2015, Preissler, Steffen, Reuther, Julia, Koch, Miriam, Scior, Annika, Bruderek, Michael, Frickey, Tancred, Deuerling, Elke
Translation of aberrant or problematic mRNAs can cause ribosome stalling which leads to the production of truncated or defective proteins. Therefore, cells evolved cotranslational quality control mechanisms that eliminate these transcripts and target arrested nascent polypeptides for proteasomal degradation. Here we show that Not4, which is part of the multifunctional Ccr4-Not complex in yeast, associates with polysomes and contributes to the negative regulation of protein synthesis. Not4 is involved in translational repression of transcripts that cause transient ribosome stalling. The absence of Not4 affected global translational repression upon nutrient withdrawal, enhanced the expression of arrested nascent polypeptides and caused constitutive protein folding stress and aggregation. Similar defects were observed in cells with impaired mRNA decapping protein function and in cells lacking the mRNA decapping activator and translational repressor Dhh1. The results suggest a role for Not4 together with components of the decapping machinery in the regulation of protein expression on the mRNA level and emphasize the importance of translational repression for the maintenance of proteome integrity.
Structural Analysis of the Ribosome-associated Complex (RAC) Reveals an Unusual Hsp70/Hsp40 Interaction
2010, Fiaux, Jocelyne, Horst, Janina, Scior, Annika, Preissler, Steffen, Koplin, Ansgar, Bukau, Bernd, Deuerling, Elke
Yeast Zuotin and Ssz are members of the conserved Hsp40 and Hsp70 chaperone families, respectively, but compared with canonical homologs, they atypically form a stable heterodimer termed ribosome-associated complex (RAC). RAC acts as co-chaperone for another Hsp70 to assist de novo protein folding. In this study, we identified the molecular basis for the unusual Hsp70/Hsp40 pairing using amide hydrogen exchange (HX) coupled with mass spectrometry and mutational analysis. Association of Ssz with Zuotin strongly decreased the conformational dynamics mainly in the C-terminal domain of Ssz, whereas Zuotin acquired strong conformational stabilization in its N-terminal segment. Deletion of the highly flexible N terminus of Zuotin abolished stable association with Ssz in vitro and caused a phenotype resembling the loss of Ssz function in vivo. Thus, the C-terminal domain of Ssz, the N-terminal extension of Zuotin, and their mutual stabilization are the major structural determinants for RAC assembly. We furthermore found dynamic changes in the J-domain of Zuotin upon complex formation that might be crucial for RAC co-chaperone function. Taken together, we present a novel mechanism for converting Zuotin and Ssz chaperones into a functionally active dimer.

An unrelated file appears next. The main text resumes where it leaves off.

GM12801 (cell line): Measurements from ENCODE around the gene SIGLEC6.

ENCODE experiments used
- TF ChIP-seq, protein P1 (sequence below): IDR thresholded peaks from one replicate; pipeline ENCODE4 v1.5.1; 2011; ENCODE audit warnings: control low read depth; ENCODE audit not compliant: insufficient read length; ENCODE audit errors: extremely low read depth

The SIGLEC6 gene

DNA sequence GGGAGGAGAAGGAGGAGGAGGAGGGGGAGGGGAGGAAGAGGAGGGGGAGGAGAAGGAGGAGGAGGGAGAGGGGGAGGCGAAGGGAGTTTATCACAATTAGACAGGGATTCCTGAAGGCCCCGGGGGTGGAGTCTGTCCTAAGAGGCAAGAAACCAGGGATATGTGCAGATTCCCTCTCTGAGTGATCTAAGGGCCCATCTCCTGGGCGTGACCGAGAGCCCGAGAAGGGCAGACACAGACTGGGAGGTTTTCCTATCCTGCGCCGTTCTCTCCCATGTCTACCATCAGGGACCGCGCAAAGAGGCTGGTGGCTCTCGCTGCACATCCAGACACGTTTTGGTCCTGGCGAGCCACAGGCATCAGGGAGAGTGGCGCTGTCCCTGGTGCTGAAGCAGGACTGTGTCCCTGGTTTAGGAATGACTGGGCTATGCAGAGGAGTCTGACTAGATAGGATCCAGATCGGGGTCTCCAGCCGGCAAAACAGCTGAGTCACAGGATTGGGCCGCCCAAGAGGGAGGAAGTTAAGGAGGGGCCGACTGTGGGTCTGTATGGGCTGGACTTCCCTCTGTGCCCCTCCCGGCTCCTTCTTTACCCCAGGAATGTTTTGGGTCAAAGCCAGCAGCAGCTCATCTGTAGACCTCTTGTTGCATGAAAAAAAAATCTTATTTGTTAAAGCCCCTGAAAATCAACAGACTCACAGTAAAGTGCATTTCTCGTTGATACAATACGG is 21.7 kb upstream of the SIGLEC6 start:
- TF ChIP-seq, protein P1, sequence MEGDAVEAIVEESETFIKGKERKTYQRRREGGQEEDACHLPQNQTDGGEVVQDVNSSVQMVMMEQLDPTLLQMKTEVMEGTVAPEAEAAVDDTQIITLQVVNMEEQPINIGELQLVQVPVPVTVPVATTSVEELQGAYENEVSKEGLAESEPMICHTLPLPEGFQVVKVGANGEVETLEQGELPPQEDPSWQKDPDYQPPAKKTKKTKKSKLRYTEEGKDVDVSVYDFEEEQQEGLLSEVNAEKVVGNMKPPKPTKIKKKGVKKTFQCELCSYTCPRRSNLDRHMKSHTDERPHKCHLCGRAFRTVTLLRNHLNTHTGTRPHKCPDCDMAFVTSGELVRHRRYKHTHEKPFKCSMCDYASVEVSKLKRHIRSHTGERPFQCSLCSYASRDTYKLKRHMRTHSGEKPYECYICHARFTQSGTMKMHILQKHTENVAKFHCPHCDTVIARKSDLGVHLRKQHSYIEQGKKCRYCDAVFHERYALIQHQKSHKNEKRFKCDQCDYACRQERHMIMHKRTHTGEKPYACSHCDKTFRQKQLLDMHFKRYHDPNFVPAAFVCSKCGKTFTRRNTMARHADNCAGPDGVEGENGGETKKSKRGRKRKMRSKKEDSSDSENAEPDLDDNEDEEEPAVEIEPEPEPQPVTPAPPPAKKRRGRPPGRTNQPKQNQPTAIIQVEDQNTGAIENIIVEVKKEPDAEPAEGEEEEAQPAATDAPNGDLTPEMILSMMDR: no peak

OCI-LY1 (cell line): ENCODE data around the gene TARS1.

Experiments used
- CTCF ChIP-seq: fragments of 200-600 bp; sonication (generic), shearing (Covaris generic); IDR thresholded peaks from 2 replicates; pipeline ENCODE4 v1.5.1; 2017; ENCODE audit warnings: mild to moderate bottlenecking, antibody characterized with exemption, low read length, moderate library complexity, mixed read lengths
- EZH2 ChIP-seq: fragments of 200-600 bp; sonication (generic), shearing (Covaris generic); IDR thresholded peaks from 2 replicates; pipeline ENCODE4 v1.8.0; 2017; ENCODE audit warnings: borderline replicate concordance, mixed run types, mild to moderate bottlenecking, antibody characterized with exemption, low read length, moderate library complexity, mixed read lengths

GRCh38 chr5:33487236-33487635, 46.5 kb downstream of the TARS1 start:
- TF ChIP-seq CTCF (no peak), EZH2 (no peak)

Directed PCR-free engineering of highly repetitive DNA sequences
2011, Scior, Annika, Preissler, Steffen, Koch, Miriam, Deuerling, Elke
Background: Highly repetitive nucleotide sequences are commonly found in nature e.g. in telomeres, microsatellite DNA, polyadenine (poly(A)) tails of eukaryotic messenger RNA as well as in several inherited human disorders linked to trinucleotide repeat expansions in the genome. Therefore, studying repetitive sequences is of biological, biotechnological and medical relevance. However, cloning of such repetitive DNA sequences is challenging because specific PCR-based amplification is hampered by the lack of unique primer binding sites resulting in unspecific products.
Results: For the PCR-free generation of repetitive DNA sequences we used antiparallel oligonucleotides flanked by
restriction sites of Type IIS endonucleases. The arrangement of recognition sites allowed for stepwise and seamless elongation of repetitive sequences. This facilitated the assembly of repetitive DNA segments and open reading frames encoding polypeptides with periodic amino acid sequences of any desired length. By this strategy we
cloned a series of polyglutamine encoding sequences as well as highly repetitive polyadenine tracts. Such repetitive sequences can be used for diverse biotechnological applications. As an example, the polyglutamine sequences were expressed as His6-SUMO fusion proteins in Escherichia coli cells to study their aggregation behavior in vitro. The His6-SUMO moiety enabled affinity purification of the polyglutamine proteins, increased their solubility, and allowed controlled induction of the aggregation process. We successfully purified the fusions proteins and provide an example for their applicability in filter retardation assays.
Conclusion: Our seamless cloning strategy is PCR-free and allows the directed and efficient generation of highly
repetitive DNA sequences of defined lengths by simple standard cloning procedures.